Here’s another look at the ground-breaking ReCell Skin Gun, which works essentially like a sophisticated spray paint gun. Developed by Professor Joerg C. Gerlach and colleages of the Department of Surgery at the University of Pittsburg’s McGowan Institute for Regenerative Medicine, this method uses an aerosol system to spray on cultured skin cells, and cuts healing time to days rather than weeks or months. It uses an electronically controlled pneumatic device that does not injure the cells, while the other skin spraying devices are hand-pumped atomizers. The process, where a biopsy is taken from the patient’s undamaged skin and then healthy stem cells are isolated from the biopsy and an aqueous solution containing the cells is sprayed on the burn, takes just 1.5-hours. Continue reading for another video of the process and more information.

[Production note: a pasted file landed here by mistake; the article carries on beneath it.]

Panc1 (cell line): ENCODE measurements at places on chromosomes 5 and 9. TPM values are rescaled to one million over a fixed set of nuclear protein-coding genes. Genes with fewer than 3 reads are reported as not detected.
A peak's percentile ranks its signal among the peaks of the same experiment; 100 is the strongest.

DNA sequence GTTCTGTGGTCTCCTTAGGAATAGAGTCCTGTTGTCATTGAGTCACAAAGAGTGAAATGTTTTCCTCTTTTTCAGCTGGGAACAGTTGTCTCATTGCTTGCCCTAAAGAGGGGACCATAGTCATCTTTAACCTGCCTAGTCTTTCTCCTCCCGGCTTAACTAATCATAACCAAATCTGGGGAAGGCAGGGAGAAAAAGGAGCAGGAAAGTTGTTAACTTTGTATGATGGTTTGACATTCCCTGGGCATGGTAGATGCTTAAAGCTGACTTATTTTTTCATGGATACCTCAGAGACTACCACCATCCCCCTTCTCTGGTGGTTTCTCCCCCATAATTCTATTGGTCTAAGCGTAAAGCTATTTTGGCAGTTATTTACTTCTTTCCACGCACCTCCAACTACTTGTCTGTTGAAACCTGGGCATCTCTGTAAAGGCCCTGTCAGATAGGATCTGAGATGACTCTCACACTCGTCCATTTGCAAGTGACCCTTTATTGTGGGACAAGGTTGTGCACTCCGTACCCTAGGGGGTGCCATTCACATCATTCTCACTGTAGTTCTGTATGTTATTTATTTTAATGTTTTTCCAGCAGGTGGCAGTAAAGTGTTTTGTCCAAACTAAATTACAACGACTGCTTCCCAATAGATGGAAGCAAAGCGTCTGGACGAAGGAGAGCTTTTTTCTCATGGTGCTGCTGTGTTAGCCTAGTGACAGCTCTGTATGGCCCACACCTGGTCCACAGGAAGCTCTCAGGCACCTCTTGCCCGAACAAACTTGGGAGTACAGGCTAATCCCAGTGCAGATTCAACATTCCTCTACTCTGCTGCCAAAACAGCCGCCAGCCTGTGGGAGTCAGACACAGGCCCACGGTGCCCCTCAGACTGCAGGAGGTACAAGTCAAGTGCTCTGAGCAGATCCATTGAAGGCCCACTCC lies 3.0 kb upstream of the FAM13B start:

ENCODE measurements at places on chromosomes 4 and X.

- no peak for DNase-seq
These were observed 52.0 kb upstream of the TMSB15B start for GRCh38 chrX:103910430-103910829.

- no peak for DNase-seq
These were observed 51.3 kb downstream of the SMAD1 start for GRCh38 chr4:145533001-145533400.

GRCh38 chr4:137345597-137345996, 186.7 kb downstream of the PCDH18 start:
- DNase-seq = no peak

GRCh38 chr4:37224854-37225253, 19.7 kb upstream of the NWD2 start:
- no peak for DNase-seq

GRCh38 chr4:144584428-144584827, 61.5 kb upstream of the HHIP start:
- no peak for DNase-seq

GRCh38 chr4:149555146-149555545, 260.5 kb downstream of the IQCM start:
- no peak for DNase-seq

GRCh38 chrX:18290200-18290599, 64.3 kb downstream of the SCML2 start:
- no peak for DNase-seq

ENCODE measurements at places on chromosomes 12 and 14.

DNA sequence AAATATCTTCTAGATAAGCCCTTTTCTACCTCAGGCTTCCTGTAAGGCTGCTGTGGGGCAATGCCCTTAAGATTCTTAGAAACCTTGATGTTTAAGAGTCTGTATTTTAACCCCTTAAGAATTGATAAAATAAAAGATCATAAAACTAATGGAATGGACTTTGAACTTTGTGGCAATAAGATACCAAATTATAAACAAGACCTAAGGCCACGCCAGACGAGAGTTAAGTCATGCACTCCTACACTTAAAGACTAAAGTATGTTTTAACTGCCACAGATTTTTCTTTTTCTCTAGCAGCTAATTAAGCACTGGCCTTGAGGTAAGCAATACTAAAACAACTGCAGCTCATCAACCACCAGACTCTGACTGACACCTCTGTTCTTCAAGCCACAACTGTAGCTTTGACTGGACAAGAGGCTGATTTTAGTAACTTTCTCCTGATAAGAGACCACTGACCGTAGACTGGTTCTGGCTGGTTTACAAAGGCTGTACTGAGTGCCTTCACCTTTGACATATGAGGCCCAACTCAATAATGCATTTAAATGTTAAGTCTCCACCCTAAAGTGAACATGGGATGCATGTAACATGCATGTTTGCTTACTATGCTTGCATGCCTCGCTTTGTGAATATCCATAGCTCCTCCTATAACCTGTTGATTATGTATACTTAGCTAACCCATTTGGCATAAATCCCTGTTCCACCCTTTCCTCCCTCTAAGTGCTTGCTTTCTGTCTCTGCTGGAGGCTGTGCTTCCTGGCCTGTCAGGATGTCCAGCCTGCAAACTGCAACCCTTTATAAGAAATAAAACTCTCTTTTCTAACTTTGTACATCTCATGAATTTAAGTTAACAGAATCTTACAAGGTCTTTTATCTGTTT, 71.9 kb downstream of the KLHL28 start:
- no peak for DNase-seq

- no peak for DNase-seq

Next, the sprayed wound is covered with a newly-developed dressing with tubes enmeshed within it, extending from each end. One set of these tubes works as an artery, while the second set functions as a vein. They are connected to an “artificial vascular system” and provide electrolytes, antibiotics, amino acids and glucose to the wound. The dressing keeps the wound clean and sterile, and provides nutrition for the skin stem cells to encourage them to regenerate new skin. Once treatment is complete, it only takes days to completely heal instead of weeks using traditional treatments.